A trial of brincidofovir – a potential drug to treat Ebola – has started at a Medecins Sans Frontieres center in Liberia.
The antiviral is being tested on Ebola patients on a voluntary basis. People who do not consent to it receive standard care.
Oxford University scientists leading the research say initial results are expected in the next few months.
A study involving a similar drug – favipiravir – began in Guinea in December.
More than 8,000 people have died from Ebola during this outbreak, the majority in the worst-affected countries of Guinea, Sierra Leone and Liberia.
While a handful of experimental drugs, including brincidofovir and favipiravir, have been given on an ad hoc, compassionate basis in the last year, none has yet been proven to work against the virus in scientific human trials.
A huge international effort – involving the WHO, MSF, drug companies, the Wellcome Trust, and other global health organizations – aims to fast-track treatments that have been identified as potential options.
Prof. Peter Horby, one of the chief investigators at Oxford University, said: “Conducting clinical trials of investigational drugs in the midst of a humanitarian crisis is a new experience for us all, but we are determined not to fail the people of West Africa.
Scientists at Oxford say brincidofovir was chosen because it is effective against Ebola-infected cells in laboratories, has been deemed safe in more than 1,000 patients in trials against other viruses and can be given conveniently as a tablet.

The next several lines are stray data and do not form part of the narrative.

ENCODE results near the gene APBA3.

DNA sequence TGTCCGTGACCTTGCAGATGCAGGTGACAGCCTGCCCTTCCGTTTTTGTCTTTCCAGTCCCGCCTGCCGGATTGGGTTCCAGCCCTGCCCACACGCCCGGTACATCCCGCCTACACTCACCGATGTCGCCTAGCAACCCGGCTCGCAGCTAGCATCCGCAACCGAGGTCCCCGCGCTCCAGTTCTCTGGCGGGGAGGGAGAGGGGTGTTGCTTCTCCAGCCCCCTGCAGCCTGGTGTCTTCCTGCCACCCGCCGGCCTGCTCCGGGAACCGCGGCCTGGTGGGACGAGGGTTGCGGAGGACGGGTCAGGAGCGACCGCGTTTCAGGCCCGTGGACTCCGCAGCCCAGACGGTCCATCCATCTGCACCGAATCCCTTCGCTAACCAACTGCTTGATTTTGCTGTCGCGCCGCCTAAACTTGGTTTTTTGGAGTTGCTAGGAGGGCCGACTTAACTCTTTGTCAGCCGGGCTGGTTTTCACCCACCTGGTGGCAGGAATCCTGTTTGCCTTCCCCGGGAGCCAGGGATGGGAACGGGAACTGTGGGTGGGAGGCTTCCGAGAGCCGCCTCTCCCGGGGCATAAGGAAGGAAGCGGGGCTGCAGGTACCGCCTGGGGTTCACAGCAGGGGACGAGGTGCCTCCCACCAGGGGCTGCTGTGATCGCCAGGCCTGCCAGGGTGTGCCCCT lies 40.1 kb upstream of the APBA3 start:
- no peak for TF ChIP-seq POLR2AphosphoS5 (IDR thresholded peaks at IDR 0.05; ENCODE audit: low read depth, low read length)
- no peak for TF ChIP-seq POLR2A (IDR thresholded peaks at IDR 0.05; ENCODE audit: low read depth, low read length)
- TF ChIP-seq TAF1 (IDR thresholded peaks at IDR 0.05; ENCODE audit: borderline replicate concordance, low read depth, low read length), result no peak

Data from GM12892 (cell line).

Researchers aim to recruit more than 100 people and will compare death rates at the centre before and after the trial.
The other antiviral drug, favipiravir, being tested by the French National Institute of Health, is already used to treat influenza.
It is offered to all patients who receive care at the MSF treatment centre in Gueckedou, Guinea, and early results are expected in a few months’ time.
Scientists are testing other drugs and treatments.
Oxford University and the company Tekmira hope to establish a further study of a potential treatment which aims to interrupt the genetic code of the virus called TKM-Ebola.
Another approach is to use blood plasma from patients who have recovered from the disease. Trials of this are under way in Guinea’s capital, led by the Antwerp Institute of Tropical Medicine. This treatment is also being given to the British nurse Pauline Cafferkey in hospital in London.
And trials involving three separate vaccines designed to prevent people from getting the disease, are taking place in Switzerland, UK, US and Mali.
While a number of different pharmaceutical attempts are being made to tackle the Ebola virus, experts say other strategies – including early and adequate hydration and nutrition – are extremely important.
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